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Congress might allow frustrated landlords to seek rent relief

Kristian Hernández, Stateline.org on

Published in News & Features

A measure moving through the U.S. House of Representatives would allow landlords to apply without tenant approval for federal aid to cover back rent they are owed.

The bill also would use best practices from states and programs that have successfully curbed evictions to set a national standard for how applications for the federal aid are processed. That would force states to follow U.S. Treasury Department recommendations that some programs have ignored, such as the use of alternative documents to prove income and eligibility.

The main purpose of the bill, supporters say, is to speed up payments from the federal Emergency Rental Assistance Program, which has handed out only 11% of the available funds in six months of operation.

“There is no question that the funds are not reaching landlords and renters quickly or widely enough,” said U.S. Rep. Maxine Waters, a California Democrat, in a news release. Waters sponsored the bill and is chair of the House Financial Services Committee, which approved the measure earlier this week.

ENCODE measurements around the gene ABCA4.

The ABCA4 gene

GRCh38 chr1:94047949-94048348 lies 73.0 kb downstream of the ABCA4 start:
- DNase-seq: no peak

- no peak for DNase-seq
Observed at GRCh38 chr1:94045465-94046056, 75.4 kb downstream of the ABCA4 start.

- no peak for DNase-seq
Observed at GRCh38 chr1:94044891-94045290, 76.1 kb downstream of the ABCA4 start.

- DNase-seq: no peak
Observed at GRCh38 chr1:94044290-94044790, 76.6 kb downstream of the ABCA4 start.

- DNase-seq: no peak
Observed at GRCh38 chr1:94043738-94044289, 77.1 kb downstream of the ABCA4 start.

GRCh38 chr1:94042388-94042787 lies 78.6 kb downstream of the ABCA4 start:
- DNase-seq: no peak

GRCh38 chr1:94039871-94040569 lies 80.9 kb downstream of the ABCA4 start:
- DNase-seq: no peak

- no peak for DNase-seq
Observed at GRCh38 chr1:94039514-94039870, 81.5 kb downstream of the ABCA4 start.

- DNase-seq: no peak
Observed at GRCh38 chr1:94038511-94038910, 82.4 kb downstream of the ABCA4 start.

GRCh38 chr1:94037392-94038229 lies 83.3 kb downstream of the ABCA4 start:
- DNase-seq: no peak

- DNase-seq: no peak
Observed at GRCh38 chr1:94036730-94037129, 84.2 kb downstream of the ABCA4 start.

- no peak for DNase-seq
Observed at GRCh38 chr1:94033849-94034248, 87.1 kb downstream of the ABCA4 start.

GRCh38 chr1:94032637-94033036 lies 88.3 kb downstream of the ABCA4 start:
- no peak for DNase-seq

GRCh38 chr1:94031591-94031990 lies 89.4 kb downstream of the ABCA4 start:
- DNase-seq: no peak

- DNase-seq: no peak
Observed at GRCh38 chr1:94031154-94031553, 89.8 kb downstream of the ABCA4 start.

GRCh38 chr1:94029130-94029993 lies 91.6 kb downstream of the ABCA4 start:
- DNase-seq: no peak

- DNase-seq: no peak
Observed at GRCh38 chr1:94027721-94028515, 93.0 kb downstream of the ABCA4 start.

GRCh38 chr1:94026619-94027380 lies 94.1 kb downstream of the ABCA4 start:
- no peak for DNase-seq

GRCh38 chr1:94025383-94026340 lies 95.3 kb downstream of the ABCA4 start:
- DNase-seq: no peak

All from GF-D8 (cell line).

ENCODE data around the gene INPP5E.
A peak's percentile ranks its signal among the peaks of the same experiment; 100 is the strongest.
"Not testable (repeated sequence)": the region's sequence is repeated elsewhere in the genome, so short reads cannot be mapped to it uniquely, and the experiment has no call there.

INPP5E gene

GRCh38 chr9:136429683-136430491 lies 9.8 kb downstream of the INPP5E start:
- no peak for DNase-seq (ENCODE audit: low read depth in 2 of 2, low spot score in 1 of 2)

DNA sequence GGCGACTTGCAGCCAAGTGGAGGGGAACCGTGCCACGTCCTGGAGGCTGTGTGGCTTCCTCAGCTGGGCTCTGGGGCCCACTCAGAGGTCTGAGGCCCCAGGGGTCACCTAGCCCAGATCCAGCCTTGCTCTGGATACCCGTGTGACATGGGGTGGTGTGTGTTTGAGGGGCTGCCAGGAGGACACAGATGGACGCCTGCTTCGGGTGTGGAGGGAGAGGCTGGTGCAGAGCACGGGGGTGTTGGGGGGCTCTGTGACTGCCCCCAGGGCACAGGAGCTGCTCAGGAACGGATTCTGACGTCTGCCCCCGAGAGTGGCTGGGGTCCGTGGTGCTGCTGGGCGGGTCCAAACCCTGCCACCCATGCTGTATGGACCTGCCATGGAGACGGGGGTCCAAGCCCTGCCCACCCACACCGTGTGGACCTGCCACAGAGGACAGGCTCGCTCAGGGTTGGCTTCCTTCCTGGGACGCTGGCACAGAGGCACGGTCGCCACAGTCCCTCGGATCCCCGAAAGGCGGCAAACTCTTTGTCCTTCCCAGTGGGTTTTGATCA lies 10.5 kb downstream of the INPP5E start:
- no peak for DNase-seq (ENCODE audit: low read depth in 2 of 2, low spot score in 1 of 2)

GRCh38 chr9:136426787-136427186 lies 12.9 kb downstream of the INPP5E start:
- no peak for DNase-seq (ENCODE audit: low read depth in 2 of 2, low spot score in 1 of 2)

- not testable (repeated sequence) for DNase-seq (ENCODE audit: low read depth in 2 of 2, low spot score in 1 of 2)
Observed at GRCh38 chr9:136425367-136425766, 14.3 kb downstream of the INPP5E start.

She said the U.S. Supreme Court’s decision last month to allow the eviction moratorium put in place by the federal Centers for Disease and Control and Prevention to expire has increased the urgency of her measure.

Rep. Warren Davidson, a Republican of Ohio, said the passage of the bill would be government overreach and detrimental to the free market.

 

“To restore economic and social harmony the state must return to its proper role, which means that people must accept responsibility for their own actions and respect the liberty and property of others,” Davidson said during the committee hearing.

There are no GOP sponsors of the bill, which passed the committee 28 to 22 on partisan lines. The legislation has not been introduced in the Senate.

In the second half of August, 3.6 million renters said they would likely be evicted in the next two months, according to the U.S. Census Bureau. More than 6 million households owed some $16.8 billion in rent debt, according to census survey data from early August analyzed by the National Equity Atlas, a data and policy tool maintained by the University of Southern California Equity Research Institute and the research firm PolicyLink.

Of the tenants behind on rent, 66% are people of color, 84% have low incomes and 51% are households with children, according to the atlas.

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